During a case to catch a mysterious masked kidnapper who has been kidnapping young boys for a strange man, Kotono Hayama is working harder during this case. One night after returning home late alone, Kotono runs into a young boy who's crying alone. With no where else to take him, Kotono brings him back to her home at Joshuna's church where it is discovered that he has amnesia and cannot remember even his own name. While there, Natsuki Shirafuji, Kotono's friend and fellow detective, arrives to add further information to the kidnapping case. Suddenly, the masked kidnapper appears and successfully kidnaps the boy, but Kotono chases after him and gets the boy back after a short scuffle. Just when all looks lost, the boy uses a magical power to bestow onto Kotono a similar power in order to defeat the kidnapper...
Runtime: 25 minutes
Saint October - Saint-Jean-Baptiste Day - Netflix
Saint-Jean-Baptiste Day (French: Fête de la Saint-Jean-Baptiste, la Saint-Jean, Fête nationale du Québec) is a holiday celebrated on June 24 in the Canadian province of Quebec and by French Canadians across Canada and the United States. It was brought to Canada by French settlers celebrating the traditional feast day of the Nativity of St. John the Baptist. It has been declared a public holiday in Quebec with publicly financed events organized province-wide by a Comité organisateur de la fête nationale du Québec.
Saint October - Origins - Netflix
In 1834, Duvernay established the charitable Association Saint-Jean Baptiste in order to have the Saint-Jean-Baptiste celebrated that year. The association was chartered in 1849 with the mission of promoting social and moral progress. (See Saint-Jean-Baptiste Society.) The celebrations were supported by the Catholic Church and were primarily religious around that time. The lighting of bonfires, a traditional custom on the Nativity of Saint John which ultimately reached back to pre-Christian Midsummer celebrations were still lit at night. In addition, the first Saint-Jean-Baptiste parades were organized. They became an important tradition over time. The procession of allegorical floats was introduced in 1874. On June 24, 1880, the Saint-Jean-Baptiste Society organized the gathering of all francophone communities across North America. The event was the first National Congress of French Canadians (Congrès national des Canadiens français). On this occasion, the citizens of Quebec City were the first ones to hear the “Ô Canada” of Calixa Lavallée, based on a poem by a Quebec Superior Court judge, Adolphe-Basile Routhier. The song was commissioned by the Saint-Jean-Baptiste Society. It was well received but did not become a widely known song for many years. English words were later written for a royal tour in 1901. In 1980, “O Canada” became the official national anthem of Canada. In 1908, Pope Pius X designated St. John the Baptist as the patron saint of French Canadians. From 1914 to 1923 the processions were not held. In 1925, 91 years after the Ludger Duvernay's banquet in Montreal, June 24 became provincially a legal holiday in Quebec.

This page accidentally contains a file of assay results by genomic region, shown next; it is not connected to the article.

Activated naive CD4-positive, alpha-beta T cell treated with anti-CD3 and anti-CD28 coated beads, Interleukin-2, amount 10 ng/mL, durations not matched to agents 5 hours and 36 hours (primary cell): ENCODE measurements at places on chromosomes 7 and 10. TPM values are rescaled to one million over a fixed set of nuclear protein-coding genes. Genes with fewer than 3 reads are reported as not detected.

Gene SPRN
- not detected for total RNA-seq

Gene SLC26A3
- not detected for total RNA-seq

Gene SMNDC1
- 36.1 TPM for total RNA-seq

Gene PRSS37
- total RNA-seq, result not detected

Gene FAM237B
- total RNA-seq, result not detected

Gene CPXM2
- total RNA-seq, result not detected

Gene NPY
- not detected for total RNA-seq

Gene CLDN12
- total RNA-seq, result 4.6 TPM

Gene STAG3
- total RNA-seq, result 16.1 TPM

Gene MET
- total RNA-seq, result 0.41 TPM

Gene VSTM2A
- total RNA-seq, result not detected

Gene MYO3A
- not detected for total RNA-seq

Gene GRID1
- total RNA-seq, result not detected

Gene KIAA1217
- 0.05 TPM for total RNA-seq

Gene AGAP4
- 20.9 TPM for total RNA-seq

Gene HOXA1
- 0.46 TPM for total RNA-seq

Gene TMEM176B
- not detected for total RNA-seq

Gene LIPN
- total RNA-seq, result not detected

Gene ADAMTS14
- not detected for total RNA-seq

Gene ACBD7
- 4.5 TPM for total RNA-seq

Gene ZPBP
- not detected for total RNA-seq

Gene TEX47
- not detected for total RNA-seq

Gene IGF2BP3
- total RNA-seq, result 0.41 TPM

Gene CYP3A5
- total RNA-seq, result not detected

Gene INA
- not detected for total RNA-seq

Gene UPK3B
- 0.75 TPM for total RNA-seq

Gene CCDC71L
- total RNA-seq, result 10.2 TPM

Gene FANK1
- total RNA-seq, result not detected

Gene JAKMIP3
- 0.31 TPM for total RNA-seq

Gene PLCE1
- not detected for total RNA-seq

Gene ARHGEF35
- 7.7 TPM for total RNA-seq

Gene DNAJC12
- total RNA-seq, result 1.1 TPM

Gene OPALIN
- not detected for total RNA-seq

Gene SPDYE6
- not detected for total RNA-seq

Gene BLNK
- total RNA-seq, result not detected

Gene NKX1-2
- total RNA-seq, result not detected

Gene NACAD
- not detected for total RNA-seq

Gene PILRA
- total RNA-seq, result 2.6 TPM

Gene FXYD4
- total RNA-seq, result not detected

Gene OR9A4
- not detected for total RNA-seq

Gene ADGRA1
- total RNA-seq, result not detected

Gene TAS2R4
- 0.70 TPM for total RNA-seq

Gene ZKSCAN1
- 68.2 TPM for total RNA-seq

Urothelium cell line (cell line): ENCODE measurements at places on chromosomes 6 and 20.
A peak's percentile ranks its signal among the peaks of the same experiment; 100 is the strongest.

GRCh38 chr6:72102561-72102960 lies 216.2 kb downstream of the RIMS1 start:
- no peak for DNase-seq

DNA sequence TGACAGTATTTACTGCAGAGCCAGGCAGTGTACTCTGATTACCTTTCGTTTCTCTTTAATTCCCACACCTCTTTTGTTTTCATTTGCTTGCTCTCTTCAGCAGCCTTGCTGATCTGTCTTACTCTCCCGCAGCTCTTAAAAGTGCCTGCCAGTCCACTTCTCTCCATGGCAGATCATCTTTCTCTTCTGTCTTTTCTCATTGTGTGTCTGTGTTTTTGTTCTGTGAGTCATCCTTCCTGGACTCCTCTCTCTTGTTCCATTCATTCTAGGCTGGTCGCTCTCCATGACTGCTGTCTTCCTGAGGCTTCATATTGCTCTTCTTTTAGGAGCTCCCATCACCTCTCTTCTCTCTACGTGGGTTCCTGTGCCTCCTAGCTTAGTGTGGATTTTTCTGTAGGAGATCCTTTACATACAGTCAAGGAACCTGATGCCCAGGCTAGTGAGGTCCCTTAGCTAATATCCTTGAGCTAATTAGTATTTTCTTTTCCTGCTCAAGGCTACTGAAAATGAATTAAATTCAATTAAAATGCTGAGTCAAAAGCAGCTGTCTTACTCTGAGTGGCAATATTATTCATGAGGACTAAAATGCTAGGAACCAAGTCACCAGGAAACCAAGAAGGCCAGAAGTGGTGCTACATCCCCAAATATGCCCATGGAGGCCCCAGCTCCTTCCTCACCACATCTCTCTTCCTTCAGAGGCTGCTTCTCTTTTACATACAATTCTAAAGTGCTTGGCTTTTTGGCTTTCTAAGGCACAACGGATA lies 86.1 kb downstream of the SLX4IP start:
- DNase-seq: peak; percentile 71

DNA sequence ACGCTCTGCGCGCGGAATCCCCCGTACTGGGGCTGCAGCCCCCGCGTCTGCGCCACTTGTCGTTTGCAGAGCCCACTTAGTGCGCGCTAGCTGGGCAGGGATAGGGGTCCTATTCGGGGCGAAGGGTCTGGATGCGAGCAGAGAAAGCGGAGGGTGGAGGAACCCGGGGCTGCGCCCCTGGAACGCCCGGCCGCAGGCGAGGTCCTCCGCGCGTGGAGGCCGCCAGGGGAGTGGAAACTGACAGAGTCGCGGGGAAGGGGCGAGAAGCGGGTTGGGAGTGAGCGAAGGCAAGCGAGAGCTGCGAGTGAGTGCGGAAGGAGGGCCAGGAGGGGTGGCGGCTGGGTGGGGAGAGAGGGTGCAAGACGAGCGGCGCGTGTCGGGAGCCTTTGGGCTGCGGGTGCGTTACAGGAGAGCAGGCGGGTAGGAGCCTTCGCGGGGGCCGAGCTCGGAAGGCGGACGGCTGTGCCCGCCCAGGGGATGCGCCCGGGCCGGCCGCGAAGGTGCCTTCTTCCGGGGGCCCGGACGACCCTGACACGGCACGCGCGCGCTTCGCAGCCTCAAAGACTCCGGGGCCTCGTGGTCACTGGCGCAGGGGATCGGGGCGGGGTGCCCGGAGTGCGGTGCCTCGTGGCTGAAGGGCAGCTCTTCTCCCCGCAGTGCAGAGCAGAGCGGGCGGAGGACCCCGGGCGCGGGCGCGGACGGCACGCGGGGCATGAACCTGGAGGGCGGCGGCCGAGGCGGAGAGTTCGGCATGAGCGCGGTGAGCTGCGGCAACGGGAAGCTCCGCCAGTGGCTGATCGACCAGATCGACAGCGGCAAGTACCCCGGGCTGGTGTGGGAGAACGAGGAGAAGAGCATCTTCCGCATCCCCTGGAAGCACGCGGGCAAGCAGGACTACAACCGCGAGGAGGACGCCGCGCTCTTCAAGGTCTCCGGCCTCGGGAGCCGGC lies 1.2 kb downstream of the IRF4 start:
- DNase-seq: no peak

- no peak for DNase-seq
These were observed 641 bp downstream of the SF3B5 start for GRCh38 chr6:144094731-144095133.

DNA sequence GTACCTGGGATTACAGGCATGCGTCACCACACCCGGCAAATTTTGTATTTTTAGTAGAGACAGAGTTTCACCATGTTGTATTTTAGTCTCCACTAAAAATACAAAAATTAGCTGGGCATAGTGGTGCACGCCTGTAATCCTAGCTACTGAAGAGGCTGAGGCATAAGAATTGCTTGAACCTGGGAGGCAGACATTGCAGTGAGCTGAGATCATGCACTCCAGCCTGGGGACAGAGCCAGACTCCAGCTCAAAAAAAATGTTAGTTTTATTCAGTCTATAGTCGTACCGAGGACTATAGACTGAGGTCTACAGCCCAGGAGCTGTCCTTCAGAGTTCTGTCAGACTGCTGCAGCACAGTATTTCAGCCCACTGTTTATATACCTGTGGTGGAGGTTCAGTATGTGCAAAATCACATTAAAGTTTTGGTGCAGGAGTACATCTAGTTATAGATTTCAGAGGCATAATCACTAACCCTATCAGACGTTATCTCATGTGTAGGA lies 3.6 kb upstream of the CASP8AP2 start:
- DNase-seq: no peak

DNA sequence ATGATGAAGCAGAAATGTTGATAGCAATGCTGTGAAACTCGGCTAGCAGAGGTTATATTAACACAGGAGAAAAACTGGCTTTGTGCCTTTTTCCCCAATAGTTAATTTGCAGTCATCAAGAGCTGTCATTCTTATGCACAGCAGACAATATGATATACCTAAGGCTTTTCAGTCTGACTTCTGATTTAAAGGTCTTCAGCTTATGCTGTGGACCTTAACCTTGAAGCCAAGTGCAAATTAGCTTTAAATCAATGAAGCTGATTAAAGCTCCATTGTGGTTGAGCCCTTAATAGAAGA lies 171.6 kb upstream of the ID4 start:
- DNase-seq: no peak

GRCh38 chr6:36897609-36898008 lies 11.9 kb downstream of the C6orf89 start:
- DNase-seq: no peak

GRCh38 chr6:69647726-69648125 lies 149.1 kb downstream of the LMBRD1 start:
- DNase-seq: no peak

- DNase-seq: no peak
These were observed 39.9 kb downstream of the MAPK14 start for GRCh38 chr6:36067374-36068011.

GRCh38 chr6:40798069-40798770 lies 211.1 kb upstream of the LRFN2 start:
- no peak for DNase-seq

The feast day of Saint John the Baptist or Midsummer was a very popular event in the Ancien Régime of France, and it is still celebrated as a religious feast day in several countries, like Denmark, Norway, Sweden, Finland, Estonia, Spain, Latvia and Lithuania. The tradition landed in Canada with the first French colonists. The first mention of celebrations of Saint-Jean-Baptiste in North America dates back to 1606, when settlers en route to the future Acadia rested on the coast of Newfoundland, June 23. The second mention of celebrations, according to the Jesuit Relations, occurred on the banks of the Saint Lawrence River on the evening of June 23, 1636, with a bonfire and five cannon shots.
In Lower Canada, the celebration of the nativity of St. John the Baptist took a patriotic tone in 1834 on the initiative of one of the founders of the newspaper La Minerve, Ludger Duvernay, who would later become the first president of the Saint-Jean-Baptiste Society. In the spring of 1834, Duvernay and other patriotes attended the celebrations of the first St. Patrick's Day, the celebration of the Irish diaspora, in Montreal. This would give him and others the idea of organizing something similar for all the Canadiens and their friends. On that June 24, George-Étienne Cartier's “Ô Canada! mon pays, mes amours” was first sung during a grand patriotic banquet gathering about sixty francophones and anglophones of Montreal, in the gardens of lawyer John McDonnell, near the old Windsor Station. The Canada in the song refers to Lower Canada, today's southern Quebec. Rounds of toasts went to the Parti patriote, the United States, Ireland, and the Ninety-Two Resolutions. Two days later, La Minerve concluded: “This holiday, whose goal is to solidify the union of the Canadiens, will not go without bearing fruit. It will be celebrated annually as a national holiday and will not miss producing the happiest results.” The celebration recurred in 1835, 1836, 1837. Following the defeat of the insurrectional movement during the Lower Canada Rebellion and the military repressions which followed, the day was not celebrated for several years.
Saint October - References - Netflix